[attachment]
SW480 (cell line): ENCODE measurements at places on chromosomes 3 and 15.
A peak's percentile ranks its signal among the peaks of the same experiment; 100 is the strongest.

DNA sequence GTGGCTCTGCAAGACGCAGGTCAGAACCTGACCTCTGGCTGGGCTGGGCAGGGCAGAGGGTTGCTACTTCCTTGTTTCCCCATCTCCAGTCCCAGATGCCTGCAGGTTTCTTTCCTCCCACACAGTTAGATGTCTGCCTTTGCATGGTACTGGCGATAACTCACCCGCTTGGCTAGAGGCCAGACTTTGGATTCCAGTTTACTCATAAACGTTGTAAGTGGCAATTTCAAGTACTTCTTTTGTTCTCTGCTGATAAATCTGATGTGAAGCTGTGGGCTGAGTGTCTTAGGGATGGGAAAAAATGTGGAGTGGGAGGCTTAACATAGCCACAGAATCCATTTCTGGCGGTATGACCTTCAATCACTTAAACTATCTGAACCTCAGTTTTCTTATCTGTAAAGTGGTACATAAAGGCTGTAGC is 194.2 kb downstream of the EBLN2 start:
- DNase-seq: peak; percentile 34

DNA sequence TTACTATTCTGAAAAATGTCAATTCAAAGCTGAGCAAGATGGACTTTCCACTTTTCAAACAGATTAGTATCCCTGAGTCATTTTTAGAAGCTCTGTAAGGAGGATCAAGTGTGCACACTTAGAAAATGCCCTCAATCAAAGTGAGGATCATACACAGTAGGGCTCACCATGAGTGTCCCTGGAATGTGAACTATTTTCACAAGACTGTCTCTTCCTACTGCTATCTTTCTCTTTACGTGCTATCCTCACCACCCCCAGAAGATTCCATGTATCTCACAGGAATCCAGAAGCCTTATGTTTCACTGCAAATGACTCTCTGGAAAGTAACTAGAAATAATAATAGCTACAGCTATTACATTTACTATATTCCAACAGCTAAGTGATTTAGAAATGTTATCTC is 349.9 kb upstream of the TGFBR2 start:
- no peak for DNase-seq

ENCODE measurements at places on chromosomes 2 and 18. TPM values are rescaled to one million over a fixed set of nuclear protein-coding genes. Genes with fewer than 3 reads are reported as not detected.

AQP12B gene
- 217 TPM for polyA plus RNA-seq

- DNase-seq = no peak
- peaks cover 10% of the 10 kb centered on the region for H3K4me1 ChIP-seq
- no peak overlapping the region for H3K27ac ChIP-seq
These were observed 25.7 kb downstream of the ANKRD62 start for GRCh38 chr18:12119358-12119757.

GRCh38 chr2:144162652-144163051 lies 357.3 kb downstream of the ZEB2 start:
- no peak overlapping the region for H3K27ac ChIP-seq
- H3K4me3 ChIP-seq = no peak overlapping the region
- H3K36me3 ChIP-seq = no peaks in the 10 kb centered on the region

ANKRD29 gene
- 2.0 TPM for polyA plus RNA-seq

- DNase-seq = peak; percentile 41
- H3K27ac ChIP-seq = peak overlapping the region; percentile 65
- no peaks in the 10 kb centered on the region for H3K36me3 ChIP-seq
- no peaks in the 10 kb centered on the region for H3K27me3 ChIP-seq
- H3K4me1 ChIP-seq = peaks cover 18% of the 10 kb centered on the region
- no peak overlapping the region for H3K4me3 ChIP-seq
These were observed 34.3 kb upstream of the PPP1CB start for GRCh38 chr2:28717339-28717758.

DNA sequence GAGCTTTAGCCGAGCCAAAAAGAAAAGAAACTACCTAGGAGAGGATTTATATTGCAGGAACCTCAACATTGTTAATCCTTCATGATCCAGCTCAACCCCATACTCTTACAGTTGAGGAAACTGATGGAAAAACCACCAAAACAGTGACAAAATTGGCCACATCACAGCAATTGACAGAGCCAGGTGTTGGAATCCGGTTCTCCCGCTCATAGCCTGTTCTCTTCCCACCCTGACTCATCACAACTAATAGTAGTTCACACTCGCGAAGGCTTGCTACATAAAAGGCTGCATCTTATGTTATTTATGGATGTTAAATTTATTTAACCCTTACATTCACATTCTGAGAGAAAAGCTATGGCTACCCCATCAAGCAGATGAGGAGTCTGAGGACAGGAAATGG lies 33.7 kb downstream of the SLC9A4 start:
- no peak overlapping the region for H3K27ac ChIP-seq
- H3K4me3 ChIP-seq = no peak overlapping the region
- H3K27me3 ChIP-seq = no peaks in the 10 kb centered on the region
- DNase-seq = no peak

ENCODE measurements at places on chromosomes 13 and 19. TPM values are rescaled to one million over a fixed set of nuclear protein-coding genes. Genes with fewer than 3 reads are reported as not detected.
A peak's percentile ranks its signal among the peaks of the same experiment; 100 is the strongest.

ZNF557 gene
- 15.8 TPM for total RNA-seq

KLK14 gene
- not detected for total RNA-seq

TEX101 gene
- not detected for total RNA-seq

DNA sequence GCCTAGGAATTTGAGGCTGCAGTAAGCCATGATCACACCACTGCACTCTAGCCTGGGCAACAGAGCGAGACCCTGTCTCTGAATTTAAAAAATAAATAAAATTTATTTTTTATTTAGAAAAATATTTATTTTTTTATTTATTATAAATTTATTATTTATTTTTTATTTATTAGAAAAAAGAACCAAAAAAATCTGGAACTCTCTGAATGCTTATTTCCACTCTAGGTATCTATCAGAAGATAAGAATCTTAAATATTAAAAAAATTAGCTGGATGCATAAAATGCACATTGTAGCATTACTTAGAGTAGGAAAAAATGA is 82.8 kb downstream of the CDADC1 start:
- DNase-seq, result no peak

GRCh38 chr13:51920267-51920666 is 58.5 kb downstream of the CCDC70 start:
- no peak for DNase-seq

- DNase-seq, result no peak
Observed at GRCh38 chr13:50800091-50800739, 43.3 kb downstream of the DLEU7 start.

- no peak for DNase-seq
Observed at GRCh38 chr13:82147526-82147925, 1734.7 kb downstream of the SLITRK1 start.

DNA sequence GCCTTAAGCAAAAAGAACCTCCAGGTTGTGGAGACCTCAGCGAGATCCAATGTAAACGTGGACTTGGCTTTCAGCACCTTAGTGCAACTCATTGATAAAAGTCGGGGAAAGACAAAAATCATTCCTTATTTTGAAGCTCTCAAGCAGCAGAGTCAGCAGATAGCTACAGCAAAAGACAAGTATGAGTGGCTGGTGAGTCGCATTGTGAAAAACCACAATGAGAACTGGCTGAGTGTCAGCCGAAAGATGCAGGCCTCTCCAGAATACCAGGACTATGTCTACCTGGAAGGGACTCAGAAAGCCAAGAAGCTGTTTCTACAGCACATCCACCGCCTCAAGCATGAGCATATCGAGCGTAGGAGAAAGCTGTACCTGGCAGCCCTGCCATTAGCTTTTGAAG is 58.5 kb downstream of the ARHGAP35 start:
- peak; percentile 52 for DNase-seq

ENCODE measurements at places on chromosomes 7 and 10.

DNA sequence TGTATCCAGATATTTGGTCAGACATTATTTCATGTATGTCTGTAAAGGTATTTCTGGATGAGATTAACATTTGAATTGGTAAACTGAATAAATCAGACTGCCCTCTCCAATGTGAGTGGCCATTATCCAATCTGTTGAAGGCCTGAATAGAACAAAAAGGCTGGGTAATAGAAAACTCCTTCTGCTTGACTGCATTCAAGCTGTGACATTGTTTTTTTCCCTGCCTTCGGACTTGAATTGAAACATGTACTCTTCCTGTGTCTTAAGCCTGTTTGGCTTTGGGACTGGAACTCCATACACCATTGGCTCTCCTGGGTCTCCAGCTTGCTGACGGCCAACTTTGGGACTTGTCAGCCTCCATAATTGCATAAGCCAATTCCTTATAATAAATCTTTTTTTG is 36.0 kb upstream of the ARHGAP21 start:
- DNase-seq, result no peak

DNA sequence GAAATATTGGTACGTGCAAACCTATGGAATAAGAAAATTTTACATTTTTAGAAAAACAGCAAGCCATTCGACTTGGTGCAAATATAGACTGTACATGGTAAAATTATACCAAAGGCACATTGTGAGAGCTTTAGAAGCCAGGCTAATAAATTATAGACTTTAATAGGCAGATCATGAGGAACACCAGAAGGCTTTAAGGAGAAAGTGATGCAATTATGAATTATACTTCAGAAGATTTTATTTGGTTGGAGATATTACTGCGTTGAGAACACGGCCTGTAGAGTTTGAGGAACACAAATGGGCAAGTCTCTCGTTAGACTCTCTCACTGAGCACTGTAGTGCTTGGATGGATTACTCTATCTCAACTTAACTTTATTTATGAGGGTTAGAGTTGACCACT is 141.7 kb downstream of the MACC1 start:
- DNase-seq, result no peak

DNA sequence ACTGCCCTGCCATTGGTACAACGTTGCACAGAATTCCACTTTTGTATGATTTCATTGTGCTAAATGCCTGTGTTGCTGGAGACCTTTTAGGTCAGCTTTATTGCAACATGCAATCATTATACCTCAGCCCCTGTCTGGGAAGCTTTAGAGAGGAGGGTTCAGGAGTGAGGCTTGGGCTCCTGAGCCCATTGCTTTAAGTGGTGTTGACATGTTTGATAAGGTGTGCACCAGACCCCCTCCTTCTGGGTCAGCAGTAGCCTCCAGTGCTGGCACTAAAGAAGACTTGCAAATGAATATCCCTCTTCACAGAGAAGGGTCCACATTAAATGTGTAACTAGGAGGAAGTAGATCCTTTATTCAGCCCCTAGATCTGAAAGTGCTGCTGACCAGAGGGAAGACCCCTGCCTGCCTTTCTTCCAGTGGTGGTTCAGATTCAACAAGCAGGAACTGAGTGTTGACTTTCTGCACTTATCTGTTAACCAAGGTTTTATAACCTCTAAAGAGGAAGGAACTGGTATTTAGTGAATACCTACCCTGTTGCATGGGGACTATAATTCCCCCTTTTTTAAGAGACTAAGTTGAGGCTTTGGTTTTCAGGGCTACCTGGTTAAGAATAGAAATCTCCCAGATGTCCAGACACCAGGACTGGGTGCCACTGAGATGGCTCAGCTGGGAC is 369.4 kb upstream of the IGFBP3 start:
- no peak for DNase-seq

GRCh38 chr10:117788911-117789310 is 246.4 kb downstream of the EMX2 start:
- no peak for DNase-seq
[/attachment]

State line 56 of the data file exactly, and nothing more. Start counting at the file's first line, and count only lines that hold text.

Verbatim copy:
- no peak for DNase-seq